2000-rupees-note-after-exchange-at-bank

The government has been asked by the Election Commission to stop using indelible ink to check multiple exchanges by people at different branches after the notes ban.

The election body has told the Finance Ministry in a letter that several states will hold elections and there will be confusion as indelible ink also marks citizens who have already voted.

Five states will hold by-polls on Saturday, the Election Commission has said, and the government should ensure that the use of indelible ink on people exchanging banned Rs. 500 and Rs. 1,000 notes does not cause a problem when they vote.

The government has said that indelible ink would be used to mark the right hand, not the left, because of elections in states including Uttar Pradesh and Punjab. Bottles have been airlifted to cities across India.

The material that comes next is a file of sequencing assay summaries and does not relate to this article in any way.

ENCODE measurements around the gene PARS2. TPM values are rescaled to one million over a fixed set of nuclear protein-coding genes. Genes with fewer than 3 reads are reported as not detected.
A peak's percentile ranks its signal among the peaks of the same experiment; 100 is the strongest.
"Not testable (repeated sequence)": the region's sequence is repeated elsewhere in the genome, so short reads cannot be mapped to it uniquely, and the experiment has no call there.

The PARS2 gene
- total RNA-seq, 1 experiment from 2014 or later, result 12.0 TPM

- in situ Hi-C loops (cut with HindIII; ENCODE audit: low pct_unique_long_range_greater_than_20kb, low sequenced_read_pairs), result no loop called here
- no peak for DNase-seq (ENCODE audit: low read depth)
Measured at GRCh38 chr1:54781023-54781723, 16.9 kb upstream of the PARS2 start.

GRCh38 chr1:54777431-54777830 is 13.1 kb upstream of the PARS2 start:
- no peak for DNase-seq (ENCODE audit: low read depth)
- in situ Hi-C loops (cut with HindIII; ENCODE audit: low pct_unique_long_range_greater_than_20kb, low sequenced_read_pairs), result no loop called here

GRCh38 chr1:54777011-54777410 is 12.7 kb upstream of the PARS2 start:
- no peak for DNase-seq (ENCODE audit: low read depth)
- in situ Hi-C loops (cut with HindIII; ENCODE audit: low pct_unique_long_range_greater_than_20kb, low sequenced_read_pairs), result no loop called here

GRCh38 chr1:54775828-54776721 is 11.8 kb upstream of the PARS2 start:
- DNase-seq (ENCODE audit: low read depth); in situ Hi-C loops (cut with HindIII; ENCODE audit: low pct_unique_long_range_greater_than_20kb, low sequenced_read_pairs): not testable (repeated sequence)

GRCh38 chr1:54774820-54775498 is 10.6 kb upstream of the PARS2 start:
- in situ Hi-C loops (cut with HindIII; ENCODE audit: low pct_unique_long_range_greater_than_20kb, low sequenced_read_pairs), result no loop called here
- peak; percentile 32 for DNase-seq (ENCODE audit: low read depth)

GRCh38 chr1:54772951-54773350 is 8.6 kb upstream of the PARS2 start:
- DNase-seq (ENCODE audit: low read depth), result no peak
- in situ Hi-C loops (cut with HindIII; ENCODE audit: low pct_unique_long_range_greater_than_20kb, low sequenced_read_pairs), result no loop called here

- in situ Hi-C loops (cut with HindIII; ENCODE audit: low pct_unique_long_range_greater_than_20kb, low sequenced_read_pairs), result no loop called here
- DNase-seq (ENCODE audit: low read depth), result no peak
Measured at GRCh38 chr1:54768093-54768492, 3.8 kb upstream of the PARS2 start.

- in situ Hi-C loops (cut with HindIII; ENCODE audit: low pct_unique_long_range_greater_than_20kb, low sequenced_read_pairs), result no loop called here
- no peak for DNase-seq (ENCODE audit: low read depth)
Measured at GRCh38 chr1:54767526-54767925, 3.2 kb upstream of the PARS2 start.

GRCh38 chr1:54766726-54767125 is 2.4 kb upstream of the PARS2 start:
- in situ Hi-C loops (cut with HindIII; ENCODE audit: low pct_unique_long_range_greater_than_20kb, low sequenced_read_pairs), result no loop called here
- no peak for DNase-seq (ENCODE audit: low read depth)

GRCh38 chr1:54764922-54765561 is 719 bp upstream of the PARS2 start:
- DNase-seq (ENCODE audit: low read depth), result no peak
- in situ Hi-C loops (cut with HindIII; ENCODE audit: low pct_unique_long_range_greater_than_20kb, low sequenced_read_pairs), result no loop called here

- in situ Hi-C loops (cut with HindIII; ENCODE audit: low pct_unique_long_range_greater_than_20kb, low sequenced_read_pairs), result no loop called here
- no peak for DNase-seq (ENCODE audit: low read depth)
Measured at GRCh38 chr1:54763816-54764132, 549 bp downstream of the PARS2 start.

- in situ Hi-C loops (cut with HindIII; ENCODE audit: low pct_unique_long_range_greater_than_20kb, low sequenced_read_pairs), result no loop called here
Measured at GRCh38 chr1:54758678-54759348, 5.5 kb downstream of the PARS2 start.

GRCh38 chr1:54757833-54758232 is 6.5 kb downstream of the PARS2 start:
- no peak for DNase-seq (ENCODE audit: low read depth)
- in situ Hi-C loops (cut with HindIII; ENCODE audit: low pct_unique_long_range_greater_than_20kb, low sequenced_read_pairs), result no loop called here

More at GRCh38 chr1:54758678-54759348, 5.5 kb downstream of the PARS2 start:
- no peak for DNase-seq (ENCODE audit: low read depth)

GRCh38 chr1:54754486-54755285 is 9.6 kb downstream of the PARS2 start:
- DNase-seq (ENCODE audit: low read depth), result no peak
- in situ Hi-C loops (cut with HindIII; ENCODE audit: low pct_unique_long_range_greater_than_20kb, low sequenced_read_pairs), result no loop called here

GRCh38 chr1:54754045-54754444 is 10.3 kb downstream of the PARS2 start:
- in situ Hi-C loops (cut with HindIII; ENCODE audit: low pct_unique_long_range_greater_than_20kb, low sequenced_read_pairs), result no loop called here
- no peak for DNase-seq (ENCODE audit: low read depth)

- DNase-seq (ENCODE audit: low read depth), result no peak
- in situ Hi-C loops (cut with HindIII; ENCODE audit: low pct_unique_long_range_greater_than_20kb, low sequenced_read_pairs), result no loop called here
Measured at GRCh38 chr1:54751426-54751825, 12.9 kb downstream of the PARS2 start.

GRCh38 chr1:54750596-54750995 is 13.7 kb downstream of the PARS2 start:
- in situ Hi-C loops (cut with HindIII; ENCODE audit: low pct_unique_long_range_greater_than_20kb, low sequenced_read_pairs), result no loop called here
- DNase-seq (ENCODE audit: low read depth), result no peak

The government announced the inking on Tuesday after revenue intelligence agencies reported that those with black or untaxed money were making innocent people stand in multiple queues each day to exchange their illegal money, Rs. 4500 at a time.

Under election rules, ink is applied on the left index finger of voters to prevent impersonation. Voters who do not have a left arm are inked on the right.

The government announced the inking on Tuesday after revenue intelligence agencies reported that those with black or untaxed money were making innocent people stand in multiple queues each day to exchange their illegal money, Rs. 4500 at a time.

Under election rules, ink is applied on the left index finger of voters to prevent impersonation. Voters who do not have a left arm are inked on the right.

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